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Q&A: Postpartum depression drug heralds new hope for moms, says physician

Postpartum Depression Drug Heralds New Hope for Moms, UVA Doctor Says
For some new mothers, what should be a joyous time is anything but, due to postpartum depression. Credit: Emily Faith Morgan, University Communications

The Food and Drug Administration announced Friday its approval of the new drug zuranolone for postpartum depression. The once-daily pill, meant for short-term use, may help those who struggle with the serious, sometimes life-threatening condition.

Mothers with depression struggle to cope in the weeks following childbirth. In the worst cases, the debilitating mental state can present dangers to both mother and child.

Sage Therapeutics and Biogen will sell the pill under the brand name Zurzuvae. The was not approved for patients diagnosed with , which might not be related to maternity and can be more persistent.

Dr. Jennifer Payne, a UVA Health physician who serves in the School of Medicine's Department of Psychiatry and Neurobehavioral Sciences, studies postpartum depression. She spoke to UVA Today about zuranolone's prospects and why she'll be prescribing it.

Q. What is postpartum depression?

A. Postpartum depression is the most common complication of childbirth. It's essentially a major depressive episode that occurs shortly after delivery. It's thought that the hormonal changes that women go through, and the stress of becoming a mother, make it more likely that a woman will experience a depressive episode during this time period.

Q. How common is it, and what's the range of severity?

A. About 13% of women from the general population will develop it. In women with pre-existing , such as major depression and bipolar disorder, the rate is 30-50%, particularly in women who stop their medications for pregnancy.

The range of severity is from mild symptoms to really severe cases that can result in suicide, and rarely, infanticide.

Q. Can you give us a few of the basics about zuranolone?

A. Zuranolone is the synthetic version of a natural hormone called allopregnanolone. Levels of allopregnanolone plummet after delivery. Zuranolone essentially increases those levels. The drug helps the brain calm down the stress response and reverse the symptoms of depression.

Q. When will it become available?

A. It will likely be available in November or December, and yes, I'm excited. It's exciting because zuranolone works within days and has a high response rate of about 70%, and a 50% remission rate.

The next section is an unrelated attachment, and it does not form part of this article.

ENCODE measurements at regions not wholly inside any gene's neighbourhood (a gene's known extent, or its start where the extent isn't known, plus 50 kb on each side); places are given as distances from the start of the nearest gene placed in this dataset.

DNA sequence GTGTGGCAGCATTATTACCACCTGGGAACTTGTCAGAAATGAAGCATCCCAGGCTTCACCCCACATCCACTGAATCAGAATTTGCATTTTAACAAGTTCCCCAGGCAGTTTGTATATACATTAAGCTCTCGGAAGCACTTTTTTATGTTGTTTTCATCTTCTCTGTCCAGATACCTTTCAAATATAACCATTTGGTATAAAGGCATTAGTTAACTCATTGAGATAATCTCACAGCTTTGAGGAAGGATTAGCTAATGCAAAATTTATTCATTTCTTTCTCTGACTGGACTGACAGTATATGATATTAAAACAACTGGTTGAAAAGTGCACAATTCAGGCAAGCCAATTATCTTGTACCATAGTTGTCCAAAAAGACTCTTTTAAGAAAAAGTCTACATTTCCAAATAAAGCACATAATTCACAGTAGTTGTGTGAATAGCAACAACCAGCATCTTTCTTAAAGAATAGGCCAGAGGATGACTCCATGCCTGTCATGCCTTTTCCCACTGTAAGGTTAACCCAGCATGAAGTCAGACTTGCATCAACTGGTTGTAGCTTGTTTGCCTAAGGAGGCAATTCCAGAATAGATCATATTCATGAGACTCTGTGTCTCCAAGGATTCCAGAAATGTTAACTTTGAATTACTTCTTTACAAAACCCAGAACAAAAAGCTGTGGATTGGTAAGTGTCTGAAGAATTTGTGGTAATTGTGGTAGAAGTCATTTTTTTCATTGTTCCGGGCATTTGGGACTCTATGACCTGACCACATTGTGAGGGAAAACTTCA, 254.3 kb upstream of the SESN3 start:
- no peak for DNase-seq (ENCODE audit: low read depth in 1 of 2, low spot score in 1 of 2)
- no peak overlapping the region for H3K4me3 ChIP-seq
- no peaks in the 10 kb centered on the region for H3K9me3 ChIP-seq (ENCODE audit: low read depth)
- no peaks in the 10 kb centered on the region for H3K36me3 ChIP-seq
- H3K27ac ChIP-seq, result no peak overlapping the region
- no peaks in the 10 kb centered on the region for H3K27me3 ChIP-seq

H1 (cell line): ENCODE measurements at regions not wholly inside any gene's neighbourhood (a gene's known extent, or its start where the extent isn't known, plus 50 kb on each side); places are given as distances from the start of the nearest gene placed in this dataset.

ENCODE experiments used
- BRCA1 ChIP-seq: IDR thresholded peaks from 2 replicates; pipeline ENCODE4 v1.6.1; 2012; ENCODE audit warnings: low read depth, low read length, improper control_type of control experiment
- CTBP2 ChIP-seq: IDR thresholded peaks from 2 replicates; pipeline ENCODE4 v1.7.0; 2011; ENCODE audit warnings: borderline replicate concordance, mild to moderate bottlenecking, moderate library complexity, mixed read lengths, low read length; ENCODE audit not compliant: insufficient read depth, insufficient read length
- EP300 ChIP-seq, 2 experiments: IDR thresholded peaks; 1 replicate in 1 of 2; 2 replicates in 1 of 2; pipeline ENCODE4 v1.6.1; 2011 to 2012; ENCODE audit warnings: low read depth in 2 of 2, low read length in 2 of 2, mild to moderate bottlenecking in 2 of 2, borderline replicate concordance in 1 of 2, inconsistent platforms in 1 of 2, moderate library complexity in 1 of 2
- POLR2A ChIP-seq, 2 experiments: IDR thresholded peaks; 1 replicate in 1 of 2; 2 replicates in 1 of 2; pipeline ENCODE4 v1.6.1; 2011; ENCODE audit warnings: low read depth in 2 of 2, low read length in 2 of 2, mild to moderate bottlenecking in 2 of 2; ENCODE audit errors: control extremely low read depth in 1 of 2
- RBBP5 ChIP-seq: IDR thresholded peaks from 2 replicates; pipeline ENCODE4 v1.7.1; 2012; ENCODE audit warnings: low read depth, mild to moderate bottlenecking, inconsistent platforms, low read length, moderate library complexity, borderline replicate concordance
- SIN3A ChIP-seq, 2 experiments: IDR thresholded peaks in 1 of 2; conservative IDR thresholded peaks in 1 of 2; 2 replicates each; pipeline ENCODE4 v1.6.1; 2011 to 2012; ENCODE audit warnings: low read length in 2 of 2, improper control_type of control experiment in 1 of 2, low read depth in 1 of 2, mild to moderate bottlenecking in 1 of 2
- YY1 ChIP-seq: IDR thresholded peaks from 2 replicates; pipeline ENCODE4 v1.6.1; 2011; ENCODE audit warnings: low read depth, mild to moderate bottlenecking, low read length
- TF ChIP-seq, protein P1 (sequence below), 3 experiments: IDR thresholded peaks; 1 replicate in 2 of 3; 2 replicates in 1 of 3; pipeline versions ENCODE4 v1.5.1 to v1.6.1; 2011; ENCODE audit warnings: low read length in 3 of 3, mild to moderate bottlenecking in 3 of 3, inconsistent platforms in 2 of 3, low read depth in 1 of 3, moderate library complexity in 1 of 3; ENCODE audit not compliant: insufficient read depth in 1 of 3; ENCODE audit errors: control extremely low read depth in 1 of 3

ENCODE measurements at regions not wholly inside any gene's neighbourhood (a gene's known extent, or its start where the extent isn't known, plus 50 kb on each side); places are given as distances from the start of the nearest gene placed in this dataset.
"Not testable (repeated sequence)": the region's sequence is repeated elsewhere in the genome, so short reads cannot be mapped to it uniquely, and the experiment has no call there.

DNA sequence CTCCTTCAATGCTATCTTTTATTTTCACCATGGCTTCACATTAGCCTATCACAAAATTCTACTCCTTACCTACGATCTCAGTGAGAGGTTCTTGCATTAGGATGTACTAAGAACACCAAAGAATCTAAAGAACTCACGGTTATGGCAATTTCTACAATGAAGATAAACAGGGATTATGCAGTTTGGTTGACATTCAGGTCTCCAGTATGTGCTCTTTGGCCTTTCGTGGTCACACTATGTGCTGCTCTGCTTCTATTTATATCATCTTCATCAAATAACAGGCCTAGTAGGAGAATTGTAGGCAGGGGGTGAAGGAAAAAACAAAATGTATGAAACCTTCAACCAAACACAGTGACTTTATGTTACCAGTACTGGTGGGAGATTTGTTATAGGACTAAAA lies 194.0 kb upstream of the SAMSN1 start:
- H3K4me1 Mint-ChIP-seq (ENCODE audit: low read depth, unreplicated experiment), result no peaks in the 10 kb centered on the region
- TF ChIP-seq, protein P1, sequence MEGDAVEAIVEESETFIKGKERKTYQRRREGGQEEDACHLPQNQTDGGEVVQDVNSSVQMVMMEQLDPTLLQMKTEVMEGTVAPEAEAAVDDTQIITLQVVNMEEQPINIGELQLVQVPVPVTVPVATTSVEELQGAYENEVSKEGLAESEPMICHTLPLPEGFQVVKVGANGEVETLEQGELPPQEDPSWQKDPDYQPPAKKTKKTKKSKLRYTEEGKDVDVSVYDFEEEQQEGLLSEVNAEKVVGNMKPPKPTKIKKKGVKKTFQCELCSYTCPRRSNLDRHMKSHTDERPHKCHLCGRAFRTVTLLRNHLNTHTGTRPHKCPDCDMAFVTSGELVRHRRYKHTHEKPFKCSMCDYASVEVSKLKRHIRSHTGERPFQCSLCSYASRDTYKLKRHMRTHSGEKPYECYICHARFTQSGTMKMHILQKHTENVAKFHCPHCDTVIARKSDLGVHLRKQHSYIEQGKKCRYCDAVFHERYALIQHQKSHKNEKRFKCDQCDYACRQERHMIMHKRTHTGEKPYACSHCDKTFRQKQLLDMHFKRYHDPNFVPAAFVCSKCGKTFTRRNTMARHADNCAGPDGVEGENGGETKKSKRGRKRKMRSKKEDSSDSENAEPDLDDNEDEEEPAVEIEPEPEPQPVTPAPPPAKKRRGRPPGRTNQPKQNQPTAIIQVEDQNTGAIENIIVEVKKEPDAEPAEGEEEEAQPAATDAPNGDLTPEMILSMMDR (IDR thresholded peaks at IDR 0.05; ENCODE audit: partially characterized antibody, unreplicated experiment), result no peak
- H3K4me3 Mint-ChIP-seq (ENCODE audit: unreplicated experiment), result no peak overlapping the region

In contrast, standard antidepressants have about a 50% response rate and a 30% remission rate. In addition, you only take the medication for 14 days, which is unheard of in psychiatry.

Q. Is this a better solution to postpartum depression than longer-term drugs?

A. We don't know the answer to that yet. We'll need several years of clinical experience with the drug to answer that question.

Q. What are the listed side effects?

A. The biggest one is sedation, so we will recommend taking it at night. This can work to our advantage in postpartum depression, since a lot of women with this condition have trouble sleeping. Other side effects include dizziness, diarrhea and fatigue.

Q. Do you have any potential concerns about the drug?

A. My main concern is we will need to see how many women will need re-treatment and when that is most likely to occur.

We also don't know how much it will cost and if insurance will be reluctant to cover the cost initially.

I'm less concerned about over-prescription since less than 50% of cases of postpartum depression actually get identified, and even fewer get treated now. Over-prescription would be preferable.

Q. Who would likely prescribe the drug?

A. The most likely doctor to prescribe it is the woman's obstetrician, since they are most involved in the postpartum time period. If a has a psychiatrist, they will likely prescribe as well.

Q. Would best practices require follow up medication or counseling?

A. Ideally, women who develop postpartum depression and get treated with Zuranolone will be followed to see if they respond to the medication and/or need further psychiatric management. Counseling is also ideal, but difficult for many, given the time commitment and the limited numbers of mental health providers.

Q. How likely is it that a patient will receive an initial psychiatric analysis?

A. If she doesn't have a psychiatrist already, it's a low likelihood. Here at UVA, we've started a perinatal mental health clinic, and we are hoping to have a bit of a pipeline for UVA obstetricians to send their patients for psychiatric care.

Q. Does this give women new hope, or should we worry that the problem will be written off with a pill?

A. I think it's incredibly hopeful for a number of reasons. First, it's bringing the problem into the and forcing us to think about postpartum depression. As I mentioned, the condition is the most common complication of childbirth, and yet we screen less than half of new mothers for it. In contrast, gestational diabetes affects about 6% of pregnancies, and we screen 99% of women for it. We need to do better, and the availability of this drug will hopefully increase screening.

Second, it's a new mechanism of action for an antidepressant and will likely lead to better antidepressant treatments for all types of .

Third, it acts rapidly. You only take the drug for 14 days, which—again—is unheard of in psychiatry.

We will need to think carefully about follow-up and the long-term mental health needs for with , but this is an exciting time for psychiatry and new mothers with the approval of this drug.

Citation: Q&A: Postpartum depression drug heralds new hope for moms, says physician (2023, August 7) retrieved 6 December 2023 from
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